I am so excited that Coach Eli is willing to share his Challenge today. I admire Eli so much. First because he coaches girl soccer. I would rather have a root canal. He is the dad to three incredible daughters. He is the dad you want your kid to have. One that balances being a dad with being a coach with being the soft place for his girls to land. Okay enough gushing.
My Challenge: Acting Like a Diabetic
Coaches are so stubborn. Or is it just me?
When both my soccer teams this season opened with winless records, I did as any other coach in my predicament would do.
I avoided the website with our standings like a kid dodges cauliflower.
That I didn’t see my teams in last place didn’t mean they weren’t there. Right?
So why do I act like if I don’t take a glucose reading when I’m supposed to … my blood sugar is under control? Especially when I’ve had three slices of pizza and a couple of graham crackers. And a shot of regular Cherry Coke in my Coke Zero.
Didn’t I do this to myself?
Type II diabetics get a bum rap. Diabetes.org reports guys like me and others with pigment are more likely to develop the disease. It’s often seen as a disease that we bring upon ourselves. Type I, called ‘childhood diabetes,’ is different. Those poor kids didn’t get it like we did.
By eating fatty ethnic foods. Living sedentary lives.
My life has been anything but sedentary. I’ve run two 5Ks, coached soccer for 11 years, and will squeeze a round of disc golf in every day, up to and including the day I die.
I am a foodie though. A foodie with an inner voice that claims animal crackers are healthy. That I should snag a burrito in the drive thru, because what if my glucose tanks? The voice talks me into worse decisions than Paris Hilton could.
So this is the part of this post I’ll stop being funny and making excuses.
The price of not getting it right
If I don’t get a handle on this, I will die. I will die early. I will miss my grandkids and college graduations. I won’t get to screen potential husbands for my three daughters.
If I don’t get a handle on this, I will have a stroke or a heart attack. It might be in front of my girls. It might be while I drive them to soccer matches. It might be at work, and they’ll have to call them out of class and into the office and they’ll find out dad will never come home.
They’ll grieve and suffer and then they’ll look into what killed their daddy.
They’ll find out type II diabetes is manageable.
They’ll wonder – why didn’t dad do it?
Why weren’t we important enough?
Why was there always a box of cookies in the car?
Why was it so easy to convince him to stop at the grocery store for little bags of chips and sports drinks and processed ‘fruit’ pies?
Why didn’t he care? And, will this happen to me?
I can’t live with that.
I told Kerri when she asked me to write this that I would in one take. Get it raw. I knew it would be that way. I knew that as well as I knew the well-intentioned charts and methods and promises would fail. I knew the way I did that despite nods and notes in my cute nutritionist’s office, this wouldn’t stick.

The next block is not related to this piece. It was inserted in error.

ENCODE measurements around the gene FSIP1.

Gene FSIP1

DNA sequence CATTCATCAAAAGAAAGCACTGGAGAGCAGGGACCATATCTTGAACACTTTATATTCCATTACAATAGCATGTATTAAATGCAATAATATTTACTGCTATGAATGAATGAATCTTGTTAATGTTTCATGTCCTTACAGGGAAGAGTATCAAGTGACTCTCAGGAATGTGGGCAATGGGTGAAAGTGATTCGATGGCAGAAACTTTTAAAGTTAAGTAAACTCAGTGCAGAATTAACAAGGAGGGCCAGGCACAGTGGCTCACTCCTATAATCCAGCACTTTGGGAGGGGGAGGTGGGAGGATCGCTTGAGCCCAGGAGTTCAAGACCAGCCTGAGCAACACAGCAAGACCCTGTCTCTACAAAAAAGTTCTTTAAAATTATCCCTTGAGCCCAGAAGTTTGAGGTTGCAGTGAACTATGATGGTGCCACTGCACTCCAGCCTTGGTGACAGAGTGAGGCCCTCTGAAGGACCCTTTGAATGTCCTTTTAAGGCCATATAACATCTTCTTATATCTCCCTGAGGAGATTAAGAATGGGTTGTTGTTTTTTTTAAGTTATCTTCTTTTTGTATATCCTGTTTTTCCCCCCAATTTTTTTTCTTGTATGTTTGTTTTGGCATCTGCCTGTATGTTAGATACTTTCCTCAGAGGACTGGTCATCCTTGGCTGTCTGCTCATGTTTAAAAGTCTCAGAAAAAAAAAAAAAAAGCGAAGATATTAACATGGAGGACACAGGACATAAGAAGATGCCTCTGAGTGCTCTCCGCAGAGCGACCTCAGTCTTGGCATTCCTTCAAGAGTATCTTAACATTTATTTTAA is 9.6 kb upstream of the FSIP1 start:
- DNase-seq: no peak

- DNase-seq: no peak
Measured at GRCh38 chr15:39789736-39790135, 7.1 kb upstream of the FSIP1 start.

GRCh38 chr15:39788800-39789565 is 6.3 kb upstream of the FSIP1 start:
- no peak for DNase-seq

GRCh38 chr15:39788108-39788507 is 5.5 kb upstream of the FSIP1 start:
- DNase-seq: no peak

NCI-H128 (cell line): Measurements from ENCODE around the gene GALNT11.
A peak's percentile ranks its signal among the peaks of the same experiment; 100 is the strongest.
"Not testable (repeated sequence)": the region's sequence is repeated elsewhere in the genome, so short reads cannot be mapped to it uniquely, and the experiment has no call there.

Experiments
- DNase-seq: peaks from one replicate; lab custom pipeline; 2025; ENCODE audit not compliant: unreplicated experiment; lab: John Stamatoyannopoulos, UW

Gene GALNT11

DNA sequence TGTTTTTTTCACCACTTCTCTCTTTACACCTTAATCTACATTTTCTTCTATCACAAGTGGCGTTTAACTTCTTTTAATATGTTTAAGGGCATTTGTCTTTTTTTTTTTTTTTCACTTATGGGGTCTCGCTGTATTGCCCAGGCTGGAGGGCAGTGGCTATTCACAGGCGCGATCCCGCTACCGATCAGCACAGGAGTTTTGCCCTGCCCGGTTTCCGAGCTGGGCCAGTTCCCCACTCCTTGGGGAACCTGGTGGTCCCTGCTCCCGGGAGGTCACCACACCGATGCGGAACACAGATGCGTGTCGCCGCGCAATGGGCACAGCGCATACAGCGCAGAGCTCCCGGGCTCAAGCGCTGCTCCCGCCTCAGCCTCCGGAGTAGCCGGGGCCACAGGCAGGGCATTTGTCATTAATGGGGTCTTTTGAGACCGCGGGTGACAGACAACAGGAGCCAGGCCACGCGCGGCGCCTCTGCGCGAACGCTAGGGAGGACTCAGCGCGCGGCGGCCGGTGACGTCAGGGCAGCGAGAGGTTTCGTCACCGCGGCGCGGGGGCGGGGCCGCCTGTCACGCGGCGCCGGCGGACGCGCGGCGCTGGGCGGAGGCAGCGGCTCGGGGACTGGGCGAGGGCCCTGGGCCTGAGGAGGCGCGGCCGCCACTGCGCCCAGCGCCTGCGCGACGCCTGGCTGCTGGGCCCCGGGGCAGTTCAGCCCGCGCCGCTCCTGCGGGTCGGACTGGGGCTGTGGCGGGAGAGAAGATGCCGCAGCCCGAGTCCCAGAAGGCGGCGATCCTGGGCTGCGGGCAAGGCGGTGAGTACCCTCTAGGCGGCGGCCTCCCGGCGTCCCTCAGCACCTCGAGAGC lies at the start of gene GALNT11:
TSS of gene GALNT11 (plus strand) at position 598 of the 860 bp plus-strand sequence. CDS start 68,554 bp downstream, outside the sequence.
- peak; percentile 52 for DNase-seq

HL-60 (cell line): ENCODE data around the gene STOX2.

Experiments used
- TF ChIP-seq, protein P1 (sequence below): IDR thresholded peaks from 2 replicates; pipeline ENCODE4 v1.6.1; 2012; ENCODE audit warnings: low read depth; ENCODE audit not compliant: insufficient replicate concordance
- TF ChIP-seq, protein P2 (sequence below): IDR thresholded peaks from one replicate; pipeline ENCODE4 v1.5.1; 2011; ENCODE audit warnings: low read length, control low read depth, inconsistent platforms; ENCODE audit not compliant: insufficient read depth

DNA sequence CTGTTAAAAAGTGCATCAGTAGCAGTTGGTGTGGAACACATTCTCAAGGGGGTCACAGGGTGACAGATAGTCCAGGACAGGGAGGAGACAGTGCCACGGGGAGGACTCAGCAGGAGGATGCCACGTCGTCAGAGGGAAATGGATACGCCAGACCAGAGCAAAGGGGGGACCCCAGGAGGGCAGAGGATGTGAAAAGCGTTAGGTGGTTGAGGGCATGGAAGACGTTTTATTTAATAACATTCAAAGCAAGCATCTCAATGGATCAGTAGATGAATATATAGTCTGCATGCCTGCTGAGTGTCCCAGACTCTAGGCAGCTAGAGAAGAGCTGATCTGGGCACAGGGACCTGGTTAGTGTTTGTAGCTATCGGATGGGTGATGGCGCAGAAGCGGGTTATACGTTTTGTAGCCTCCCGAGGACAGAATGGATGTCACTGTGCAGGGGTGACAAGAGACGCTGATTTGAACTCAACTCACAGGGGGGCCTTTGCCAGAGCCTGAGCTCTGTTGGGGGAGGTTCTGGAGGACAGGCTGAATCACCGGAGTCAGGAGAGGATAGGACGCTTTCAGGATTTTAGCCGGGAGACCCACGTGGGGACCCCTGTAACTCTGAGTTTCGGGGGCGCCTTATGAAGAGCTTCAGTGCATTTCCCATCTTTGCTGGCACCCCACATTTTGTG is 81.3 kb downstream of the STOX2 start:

That last week I ordered a slice of pepperoni pizza after I couldn’t find hummus at work. Hey, I told the cook, if Jesus wanted me to have hummus and a whole-wheat pita, he’d have had some down here. The cook wiped his brow and pointed at the cooler with a spatula.
“What’s that right there?” he asked.
Yeah, it was funny.
But you know what?
This isn’t. This is real.
This is on the record. This is here for my kids to read. Just like the fun stuff, the answers I gave to their questions. Just like the stories of their soccer triumphs and hilarious moments. The provocative thoughts that drew readers back to their daddy’s blog to engage and be enlightened.
If I die early, they’ll have all that to look back on. And now, they’ll have this. The piece that didn’t fit.
Why didn’t dad try? We saw him do so much for us. Why not this?
It just won’t fit.
So, it’s up to me to make this most recent revelation of a method work for once. And stick to it. And not waver. Now, it’s here. And I can’t take it back. Now, I have to make it fit.
How will I know it fits?
In 40 years, when I’m almost 83 and the kids are grown. They’ll wonder why in the hell grandpa still blogs about fatherhood, grandfatherhood and coaching. Still with the coaching? Yep.
Coaches are so stubborn. Or is it just me?
When he isn’t hosting fantastic guest posts or answering his kids’ questions about bad sideline behavior, Eli Pacheco coaches two soccer teams and writes the blog Coach Daddy. Follow him on Google Plus, Pinterest and Twitter
Of course Coaches are stubborn. They deal with kids and mold them into champions. Not just on the field but in life. They are also stubborn enough to hold themselves accountable, something I preached to Eli! I know he loves his girls enough to make sure he is coaching his grandchildren at 83.
Thank you, Eli for being willing to be raw and to share your Challenge. It will make a difference in another’s life.
There is no cure for Type II Diabetes, there is only management through diet, exercise and medication. Too many people believe this is a punishment for a lifestyle choice. Which is beyond wrong. Type II Diabetes transcends race, ethnicity and income status. If left untreated, Type II Diabetes can lead to heart attack, stroke, kidney damage and other diseases.
To learn more about Diabetes please visit the American Diabetes Association.